I find it strange that, when so much of Birdgirl is concerned with how to include people outside the dominant ‘white male’ domain of both extreme bird-watching and environmentalism, that the blurb makes no mention of Mya-Rose’s Bangladeshi heritage, because she certainly does! With ‘diversity’ being a ‘big issue’ it’s good to know that people like Mya are welcomed by nature organisations. But it is down to Mya herself that they realised they actually have to change to involve people of different cultural backgrounds. Mya herself uses VME – visual minority ethnic – as a catch-all term, eschewing BAME (Black, Asian, and minority ethnic) as she feels it segments the problem incorrectly. I plan to use that term in my writing, too, as I was royally stumped in my description of Hazel when reviewing Murder Most Unladylike.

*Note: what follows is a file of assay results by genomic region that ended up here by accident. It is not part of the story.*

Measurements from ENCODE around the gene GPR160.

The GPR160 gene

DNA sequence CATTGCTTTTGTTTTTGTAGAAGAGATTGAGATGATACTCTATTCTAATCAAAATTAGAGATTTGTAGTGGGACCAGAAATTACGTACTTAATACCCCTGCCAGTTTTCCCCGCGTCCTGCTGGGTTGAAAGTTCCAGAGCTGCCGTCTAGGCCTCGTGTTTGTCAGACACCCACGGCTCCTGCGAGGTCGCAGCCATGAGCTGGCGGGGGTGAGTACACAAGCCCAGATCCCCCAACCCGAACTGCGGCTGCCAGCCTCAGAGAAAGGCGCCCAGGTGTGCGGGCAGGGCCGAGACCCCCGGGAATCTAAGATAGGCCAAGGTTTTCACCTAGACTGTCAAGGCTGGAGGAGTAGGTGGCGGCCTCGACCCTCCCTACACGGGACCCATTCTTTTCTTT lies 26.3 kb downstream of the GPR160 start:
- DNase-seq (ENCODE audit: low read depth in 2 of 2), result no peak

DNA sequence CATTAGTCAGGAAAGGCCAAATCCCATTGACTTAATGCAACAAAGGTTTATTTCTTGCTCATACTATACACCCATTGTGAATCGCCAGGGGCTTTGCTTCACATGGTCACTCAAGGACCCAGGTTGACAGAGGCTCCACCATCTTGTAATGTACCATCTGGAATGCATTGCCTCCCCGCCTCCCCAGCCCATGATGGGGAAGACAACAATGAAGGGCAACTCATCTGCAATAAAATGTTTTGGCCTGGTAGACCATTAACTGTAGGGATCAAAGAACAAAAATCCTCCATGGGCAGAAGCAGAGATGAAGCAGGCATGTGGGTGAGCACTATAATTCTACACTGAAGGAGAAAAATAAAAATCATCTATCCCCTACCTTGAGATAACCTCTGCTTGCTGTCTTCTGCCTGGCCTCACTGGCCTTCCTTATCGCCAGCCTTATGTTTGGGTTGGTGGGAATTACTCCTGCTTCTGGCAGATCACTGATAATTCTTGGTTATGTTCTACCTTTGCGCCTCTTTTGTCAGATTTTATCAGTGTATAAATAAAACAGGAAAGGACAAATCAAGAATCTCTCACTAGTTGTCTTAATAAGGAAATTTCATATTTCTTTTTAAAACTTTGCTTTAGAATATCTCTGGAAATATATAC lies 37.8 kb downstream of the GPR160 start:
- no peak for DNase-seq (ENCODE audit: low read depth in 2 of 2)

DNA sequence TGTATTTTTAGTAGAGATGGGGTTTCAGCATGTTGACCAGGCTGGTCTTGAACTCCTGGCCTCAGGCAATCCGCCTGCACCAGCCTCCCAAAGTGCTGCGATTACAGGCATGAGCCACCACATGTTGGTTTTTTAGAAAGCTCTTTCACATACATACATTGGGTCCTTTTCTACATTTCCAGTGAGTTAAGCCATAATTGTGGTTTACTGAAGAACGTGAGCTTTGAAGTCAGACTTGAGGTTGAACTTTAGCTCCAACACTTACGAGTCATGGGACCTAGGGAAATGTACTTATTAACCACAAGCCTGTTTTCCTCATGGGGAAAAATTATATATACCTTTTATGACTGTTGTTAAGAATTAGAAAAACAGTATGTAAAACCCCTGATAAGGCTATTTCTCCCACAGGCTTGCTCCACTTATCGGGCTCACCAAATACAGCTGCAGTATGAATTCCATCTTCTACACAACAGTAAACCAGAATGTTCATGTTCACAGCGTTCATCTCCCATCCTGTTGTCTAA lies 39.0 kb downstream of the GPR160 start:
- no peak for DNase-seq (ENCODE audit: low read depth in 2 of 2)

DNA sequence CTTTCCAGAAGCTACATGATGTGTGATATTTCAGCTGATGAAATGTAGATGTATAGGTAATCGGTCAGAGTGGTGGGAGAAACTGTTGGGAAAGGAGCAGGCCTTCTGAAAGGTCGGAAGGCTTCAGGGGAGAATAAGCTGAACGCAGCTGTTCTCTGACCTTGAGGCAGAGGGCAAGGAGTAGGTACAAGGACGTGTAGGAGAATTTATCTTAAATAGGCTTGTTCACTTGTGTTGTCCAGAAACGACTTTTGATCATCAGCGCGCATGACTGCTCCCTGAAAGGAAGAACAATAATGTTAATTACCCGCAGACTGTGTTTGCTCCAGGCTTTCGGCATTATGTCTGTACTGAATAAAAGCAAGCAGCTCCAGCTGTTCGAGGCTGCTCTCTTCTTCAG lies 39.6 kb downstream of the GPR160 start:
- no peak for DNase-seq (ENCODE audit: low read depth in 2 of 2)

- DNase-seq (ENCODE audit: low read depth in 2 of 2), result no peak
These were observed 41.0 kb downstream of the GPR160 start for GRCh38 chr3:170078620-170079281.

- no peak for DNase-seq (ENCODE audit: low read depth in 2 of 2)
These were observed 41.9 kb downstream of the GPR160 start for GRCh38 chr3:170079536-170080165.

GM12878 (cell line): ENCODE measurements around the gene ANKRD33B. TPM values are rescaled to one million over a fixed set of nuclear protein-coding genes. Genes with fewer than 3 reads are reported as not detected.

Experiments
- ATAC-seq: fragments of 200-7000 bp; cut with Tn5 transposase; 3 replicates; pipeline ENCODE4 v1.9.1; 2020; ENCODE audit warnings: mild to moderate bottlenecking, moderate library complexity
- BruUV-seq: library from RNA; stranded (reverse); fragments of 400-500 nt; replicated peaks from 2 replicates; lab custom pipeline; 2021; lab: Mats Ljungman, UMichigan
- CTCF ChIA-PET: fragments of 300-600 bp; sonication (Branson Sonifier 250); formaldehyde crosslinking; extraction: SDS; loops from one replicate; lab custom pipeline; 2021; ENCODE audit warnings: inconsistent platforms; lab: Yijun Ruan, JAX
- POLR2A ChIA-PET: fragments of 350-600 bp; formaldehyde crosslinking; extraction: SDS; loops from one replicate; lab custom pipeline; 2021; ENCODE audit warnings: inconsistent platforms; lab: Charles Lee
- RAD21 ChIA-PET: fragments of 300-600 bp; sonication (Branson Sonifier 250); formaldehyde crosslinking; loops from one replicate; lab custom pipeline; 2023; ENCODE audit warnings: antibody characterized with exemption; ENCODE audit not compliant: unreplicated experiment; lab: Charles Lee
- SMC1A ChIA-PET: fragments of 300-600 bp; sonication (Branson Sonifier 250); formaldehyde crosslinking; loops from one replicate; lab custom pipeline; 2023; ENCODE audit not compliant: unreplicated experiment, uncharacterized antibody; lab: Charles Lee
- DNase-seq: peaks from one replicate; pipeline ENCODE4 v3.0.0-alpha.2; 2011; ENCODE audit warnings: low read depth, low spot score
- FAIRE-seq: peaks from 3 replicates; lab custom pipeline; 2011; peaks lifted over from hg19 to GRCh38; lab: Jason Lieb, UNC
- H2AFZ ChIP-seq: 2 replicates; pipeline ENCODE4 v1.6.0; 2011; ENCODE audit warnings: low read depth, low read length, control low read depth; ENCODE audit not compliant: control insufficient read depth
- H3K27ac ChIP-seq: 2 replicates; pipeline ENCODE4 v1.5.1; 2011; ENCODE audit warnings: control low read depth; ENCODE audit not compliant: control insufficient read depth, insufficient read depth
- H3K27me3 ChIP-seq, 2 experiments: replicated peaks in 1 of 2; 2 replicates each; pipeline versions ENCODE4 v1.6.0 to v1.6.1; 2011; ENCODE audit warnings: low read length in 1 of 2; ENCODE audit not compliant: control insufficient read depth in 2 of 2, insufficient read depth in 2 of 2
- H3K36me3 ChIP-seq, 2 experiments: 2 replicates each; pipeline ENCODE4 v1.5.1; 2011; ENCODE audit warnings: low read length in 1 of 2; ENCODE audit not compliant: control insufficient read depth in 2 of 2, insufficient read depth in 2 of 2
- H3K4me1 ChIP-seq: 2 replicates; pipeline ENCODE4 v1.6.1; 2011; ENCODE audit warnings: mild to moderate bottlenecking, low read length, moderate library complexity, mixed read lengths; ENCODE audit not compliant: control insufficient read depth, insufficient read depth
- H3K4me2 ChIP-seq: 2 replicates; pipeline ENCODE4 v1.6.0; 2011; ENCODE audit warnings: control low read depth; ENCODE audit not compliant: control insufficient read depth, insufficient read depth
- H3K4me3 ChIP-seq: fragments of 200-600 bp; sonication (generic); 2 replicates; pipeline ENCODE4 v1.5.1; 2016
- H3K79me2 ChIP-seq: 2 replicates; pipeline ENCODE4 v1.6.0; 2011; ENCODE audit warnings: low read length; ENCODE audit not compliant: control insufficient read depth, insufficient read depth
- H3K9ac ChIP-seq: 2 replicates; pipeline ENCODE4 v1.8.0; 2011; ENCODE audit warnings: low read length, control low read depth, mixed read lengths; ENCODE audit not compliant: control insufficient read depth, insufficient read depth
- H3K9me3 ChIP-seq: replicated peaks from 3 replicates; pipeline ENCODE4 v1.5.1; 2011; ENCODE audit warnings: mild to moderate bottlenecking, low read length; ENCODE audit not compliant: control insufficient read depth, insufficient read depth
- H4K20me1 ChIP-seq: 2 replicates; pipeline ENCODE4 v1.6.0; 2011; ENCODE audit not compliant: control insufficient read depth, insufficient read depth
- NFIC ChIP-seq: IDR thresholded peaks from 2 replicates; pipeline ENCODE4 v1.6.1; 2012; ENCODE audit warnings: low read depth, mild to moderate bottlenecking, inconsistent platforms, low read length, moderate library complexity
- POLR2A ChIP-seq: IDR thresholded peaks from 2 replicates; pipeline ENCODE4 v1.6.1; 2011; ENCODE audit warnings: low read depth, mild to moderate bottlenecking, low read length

Like Mya-Rose, birdwatching has always felt part of me. But not like Mya’s family does it! I know people who go everywhere in search of the next bird, who drop everything to see a rarity arrived on a British rock, but that’s not me. You don’t have to be a twitcher to enjoy this book. But it does open your eyes to the immense variety of our avian wildlife, and the threats they are under because of demands on their habitats. Her description of Rwanda is particularly vivid.
I was astounded and enthralled by Mya’s activity and devotion to the cause. Admittedly she was enabled to do some of her community awareness-raising by several dynamic aunties and her parents, but it was her own ideas and passion that got people involved in climate change and wildlife action. All this while trying to keep a low profile among her schoolmates!